FDA Approves Palonosetron Hydrochloride for Prevention of Chemotherapy-Induced Nausea and Vomiting in Pediatric Patients

Get Permission

The U.S. Food and Drug Administration (FDA) has approved palonosetron hydrochloride (Aloxi) injection for the prevention of acute nausea and vomiting associated with initial and repeat courses of emetogenic cancer chemotherapy, including highly emetogenic cancer chemotherapy, in children aged 1 month to less than 17 years. This is the first approval of a product for acute chemotherapy-induced nausea and vomiting prevention in patients aged 1 month to 6 months. The age of peak cancer incidence among children occurs within the first year of life, so this approval offers an important option to children, and especially infants, undergoing chemotherapy.

Chemotherapy-induced nausea and vomiting is among the most common side effects following therapy in patients with cancer. In clinical trials, chemotherapy-induced nausea and vomiting has been seen in 35% to 80% of pediatric patients.

Clinical Trial Details

In response to a written request from the FDA, Helsinn Group conducted four pediatric clinical trials with palonosetron hydrochloride. The approval was based on a randomized, double-blind, noninferiority pivotal trial comparing single-dose intravenous (IV) palonosetron hydrochloride at 20 µg/kg given 30 minutes prior to chemotherapy to a standard of care IV ondansetron regimen of 0.15 mg/kg given 30 minutes prior to chemotherapy followed by infusions 4 and 8 hours after the first dose of ondansetron. The primary endpoint of the study was complete response, defined as no vomiting, no retching, and no antiemesis rescue medication.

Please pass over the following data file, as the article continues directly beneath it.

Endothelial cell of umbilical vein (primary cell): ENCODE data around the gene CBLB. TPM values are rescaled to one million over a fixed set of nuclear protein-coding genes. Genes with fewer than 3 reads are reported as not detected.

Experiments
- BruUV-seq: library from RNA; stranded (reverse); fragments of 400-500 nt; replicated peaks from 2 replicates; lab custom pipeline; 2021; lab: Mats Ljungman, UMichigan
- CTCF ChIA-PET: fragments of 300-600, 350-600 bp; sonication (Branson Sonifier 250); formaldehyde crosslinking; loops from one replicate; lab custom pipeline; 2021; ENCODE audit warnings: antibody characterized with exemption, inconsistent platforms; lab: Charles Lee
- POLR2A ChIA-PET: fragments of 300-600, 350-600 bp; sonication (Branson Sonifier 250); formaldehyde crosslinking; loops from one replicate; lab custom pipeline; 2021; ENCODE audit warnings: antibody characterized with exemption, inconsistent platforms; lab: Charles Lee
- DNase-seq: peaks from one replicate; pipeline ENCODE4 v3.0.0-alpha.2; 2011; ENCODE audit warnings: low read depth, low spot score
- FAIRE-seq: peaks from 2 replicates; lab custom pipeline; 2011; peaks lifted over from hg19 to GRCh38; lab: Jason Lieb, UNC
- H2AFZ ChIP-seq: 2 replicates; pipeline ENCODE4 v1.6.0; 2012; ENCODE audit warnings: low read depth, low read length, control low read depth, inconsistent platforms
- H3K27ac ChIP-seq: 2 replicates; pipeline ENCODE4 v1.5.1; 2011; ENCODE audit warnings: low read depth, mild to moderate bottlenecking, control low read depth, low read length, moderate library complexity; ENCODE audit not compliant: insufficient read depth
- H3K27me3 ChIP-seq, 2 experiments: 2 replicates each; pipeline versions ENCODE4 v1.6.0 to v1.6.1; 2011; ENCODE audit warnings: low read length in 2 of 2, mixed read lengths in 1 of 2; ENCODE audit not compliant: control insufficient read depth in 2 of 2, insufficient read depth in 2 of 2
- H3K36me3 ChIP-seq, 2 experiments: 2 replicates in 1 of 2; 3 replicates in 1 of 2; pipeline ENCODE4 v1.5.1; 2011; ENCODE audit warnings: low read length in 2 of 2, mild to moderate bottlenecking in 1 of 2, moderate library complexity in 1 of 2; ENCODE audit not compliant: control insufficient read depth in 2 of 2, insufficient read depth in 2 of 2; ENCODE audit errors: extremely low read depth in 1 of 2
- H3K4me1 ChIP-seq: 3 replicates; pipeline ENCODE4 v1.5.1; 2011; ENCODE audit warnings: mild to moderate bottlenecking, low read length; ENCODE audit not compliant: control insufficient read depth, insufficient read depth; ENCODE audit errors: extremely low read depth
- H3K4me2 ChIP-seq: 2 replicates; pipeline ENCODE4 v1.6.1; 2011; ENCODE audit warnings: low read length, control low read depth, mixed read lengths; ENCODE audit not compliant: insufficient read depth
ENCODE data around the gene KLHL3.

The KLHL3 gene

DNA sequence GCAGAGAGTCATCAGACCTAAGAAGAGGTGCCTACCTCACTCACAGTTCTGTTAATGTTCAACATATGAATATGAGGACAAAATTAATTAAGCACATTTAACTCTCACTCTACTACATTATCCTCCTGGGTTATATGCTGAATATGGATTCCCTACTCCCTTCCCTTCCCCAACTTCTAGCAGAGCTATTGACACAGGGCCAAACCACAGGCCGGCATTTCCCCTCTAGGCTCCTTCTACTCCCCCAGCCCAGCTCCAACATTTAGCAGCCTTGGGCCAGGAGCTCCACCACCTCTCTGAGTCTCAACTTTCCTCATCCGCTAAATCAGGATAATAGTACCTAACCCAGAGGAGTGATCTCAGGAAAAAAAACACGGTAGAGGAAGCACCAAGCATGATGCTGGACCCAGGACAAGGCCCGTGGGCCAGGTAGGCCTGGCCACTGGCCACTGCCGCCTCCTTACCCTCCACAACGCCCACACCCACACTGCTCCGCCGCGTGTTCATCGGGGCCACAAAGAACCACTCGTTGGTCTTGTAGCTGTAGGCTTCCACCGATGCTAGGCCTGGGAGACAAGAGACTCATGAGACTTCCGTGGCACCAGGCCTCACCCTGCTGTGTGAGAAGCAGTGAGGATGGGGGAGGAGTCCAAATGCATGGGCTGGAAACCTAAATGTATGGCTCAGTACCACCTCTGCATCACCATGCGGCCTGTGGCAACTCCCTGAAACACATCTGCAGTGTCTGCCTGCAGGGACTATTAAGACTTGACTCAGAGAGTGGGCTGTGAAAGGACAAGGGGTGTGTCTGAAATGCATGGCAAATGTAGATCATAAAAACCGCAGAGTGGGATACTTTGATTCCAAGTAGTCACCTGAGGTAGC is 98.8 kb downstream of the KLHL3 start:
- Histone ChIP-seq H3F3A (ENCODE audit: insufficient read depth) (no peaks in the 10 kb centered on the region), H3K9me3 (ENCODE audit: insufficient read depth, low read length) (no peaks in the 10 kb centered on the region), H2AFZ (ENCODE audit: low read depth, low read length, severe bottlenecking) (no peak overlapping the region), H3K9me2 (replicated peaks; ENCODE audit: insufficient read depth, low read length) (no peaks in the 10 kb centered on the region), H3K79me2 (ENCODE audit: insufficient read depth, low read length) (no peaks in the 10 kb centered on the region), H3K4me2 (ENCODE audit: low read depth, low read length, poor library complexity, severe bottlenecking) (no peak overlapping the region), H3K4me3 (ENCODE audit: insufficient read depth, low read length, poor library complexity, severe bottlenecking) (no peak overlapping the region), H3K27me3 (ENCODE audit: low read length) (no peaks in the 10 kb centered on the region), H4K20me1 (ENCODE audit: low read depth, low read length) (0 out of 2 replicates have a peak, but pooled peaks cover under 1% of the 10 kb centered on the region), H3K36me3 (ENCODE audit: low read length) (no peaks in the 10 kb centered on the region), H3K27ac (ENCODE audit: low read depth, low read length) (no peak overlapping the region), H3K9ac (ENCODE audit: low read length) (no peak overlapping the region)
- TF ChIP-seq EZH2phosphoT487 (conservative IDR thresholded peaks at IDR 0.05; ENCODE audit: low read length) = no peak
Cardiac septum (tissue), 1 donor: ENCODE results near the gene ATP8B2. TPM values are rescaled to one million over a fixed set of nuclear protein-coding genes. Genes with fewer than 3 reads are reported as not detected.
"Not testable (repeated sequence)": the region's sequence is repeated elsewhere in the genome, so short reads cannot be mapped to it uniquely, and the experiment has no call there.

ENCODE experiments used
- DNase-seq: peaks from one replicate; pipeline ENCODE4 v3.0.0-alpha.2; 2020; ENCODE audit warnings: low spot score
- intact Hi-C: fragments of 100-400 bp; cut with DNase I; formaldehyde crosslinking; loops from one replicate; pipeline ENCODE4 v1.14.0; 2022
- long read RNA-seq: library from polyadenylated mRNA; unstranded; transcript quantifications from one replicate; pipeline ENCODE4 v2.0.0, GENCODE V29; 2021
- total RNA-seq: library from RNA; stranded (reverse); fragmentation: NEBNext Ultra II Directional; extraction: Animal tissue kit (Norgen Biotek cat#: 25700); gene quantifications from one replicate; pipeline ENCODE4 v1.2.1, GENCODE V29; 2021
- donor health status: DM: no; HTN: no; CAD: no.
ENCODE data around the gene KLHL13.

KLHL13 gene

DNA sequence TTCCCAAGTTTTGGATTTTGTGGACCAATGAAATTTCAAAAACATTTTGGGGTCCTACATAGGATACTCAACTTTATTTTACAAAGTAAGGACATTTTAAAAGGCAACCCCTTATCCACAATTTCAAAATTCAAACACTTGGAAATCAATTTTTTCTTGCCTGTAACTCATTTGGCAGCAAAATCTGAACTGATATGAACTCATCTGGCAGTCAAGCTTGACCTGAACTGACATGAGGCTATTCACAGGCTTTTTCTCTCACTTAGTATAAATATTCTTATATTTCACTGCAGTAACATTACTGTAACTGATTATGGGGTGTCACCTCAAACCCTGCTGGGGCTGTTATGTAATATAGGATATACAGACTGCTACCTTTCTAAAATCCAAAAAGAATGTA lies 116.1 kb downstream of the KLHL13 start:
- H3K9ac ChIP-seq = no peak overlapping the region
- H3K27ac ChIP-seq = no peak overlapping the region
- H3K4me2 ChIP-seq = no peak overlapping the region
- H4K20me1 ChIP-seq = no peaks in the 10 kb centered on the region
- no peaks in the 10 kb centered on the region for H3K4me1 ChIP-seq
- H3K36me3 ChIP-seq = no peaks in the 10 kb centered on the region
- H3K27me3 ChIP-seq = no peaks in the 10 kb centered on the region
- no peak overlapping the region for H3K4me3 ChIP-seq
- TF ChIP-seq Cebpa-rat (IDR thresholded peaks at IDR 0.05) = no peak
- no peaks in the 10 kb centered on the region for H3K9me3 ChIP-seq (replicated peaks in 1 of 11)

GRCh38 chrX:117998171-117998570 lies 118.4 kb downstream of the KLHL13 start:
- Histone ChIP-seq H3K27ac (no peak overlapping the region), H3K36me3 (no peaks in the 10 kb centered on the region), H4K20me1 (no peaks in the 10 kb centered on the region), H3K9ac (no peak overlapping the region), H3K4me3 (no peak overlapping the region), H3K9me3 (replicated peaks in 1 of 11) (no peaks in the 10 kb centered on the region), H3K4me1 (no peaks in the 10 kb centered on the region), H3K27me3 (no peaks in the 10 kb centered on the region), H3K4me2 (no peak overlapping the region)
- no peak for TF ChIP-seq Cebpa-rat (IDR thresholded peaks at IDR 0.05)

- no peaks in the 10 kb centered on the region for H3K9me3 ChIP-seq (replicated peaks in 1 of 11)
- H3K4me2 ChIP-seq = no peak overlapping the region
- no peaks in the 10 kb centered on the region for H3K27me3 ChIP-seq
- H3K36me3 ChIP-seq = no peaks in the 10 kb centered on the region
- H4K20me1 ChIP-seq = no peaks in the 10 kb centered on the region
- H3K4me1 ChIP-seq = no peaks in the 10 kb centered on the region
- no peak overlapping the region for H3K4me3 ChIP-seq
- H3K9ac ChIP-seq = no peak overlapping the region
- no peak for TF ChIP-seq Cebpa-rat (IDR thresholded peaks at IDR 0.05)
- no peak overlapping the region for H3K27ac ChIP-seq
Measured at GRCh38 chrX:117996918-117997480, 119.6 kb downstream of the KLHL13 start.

Within the first 24 hours after chemotherapy, complete response was achieved in 59.4% of patients who received palonosetron hydrochloride at 20 µg/kg vs 58.6% of those who received the ondansetron regimen.

Treatment-emergent adverse events were comparable across both arms, with the most frequently reported adverse event in the palonosetron group being headaches. While this study demonstrated that pediatric patients require a higher palonosetron dose than adults to prevent chemotherapy-induced nausea and vomiting, the safety profile is consistent with the established profile in adults. ■




By continuing to browse this site you permit us and our partners to place identification cookies on your browser and agree to our use of cookies to identify you for marketing. Read our Privacy Policy to learn more.